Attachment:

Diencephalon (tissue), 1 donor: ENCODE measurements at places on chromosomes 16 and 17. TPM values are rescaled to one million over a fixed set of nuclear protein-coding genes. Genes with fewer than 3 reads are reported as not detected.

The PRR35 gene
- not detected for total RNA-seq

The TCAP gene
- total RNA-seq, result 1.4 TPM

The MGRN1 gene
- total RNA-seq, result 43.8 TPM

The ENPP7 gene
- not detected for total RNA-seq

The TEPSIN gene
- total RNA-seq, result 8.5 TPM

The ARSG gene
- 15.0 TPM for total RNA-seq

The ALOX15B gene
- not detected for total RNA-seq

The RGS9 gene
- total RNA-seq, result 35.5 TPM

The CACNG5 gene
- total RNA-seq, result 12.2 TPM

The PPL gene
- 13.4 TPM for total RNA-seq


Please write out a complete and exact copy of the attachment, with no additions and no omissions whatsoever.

Diencephalon (tissue), 1 donor: ENCODE measurements at places on chromosomes 16 and 17. TPM values are rescaled to one million over a fixed set of nuclear protein-coding genes. Genes with fewer than 3 reads are reported as not detected.

The PRR35 gene
- not detected for total RNA-seq

The TCAP gene
- total RNA-seq, result 1.4 TPM

The MGRN1 gene
- total RNA-seq, result 43.8 TPM

The ENPP7 gene
- not detected for total RNA-seq

The TEPSIN gene
- total RNA-seq, result 8.5 TPM

The ARSG gene
- 15.0 TPM for total RNA-seq

The ALOX15B gene
- not detected for total RNA-seq

The RGS9 gene
- total RNA-seq, result 35.5 TPM

The CACNG5 gene
- total RNA-seq, result 12.2 TPM

The PPL gene
- 13.4 TPM for total RNA-seq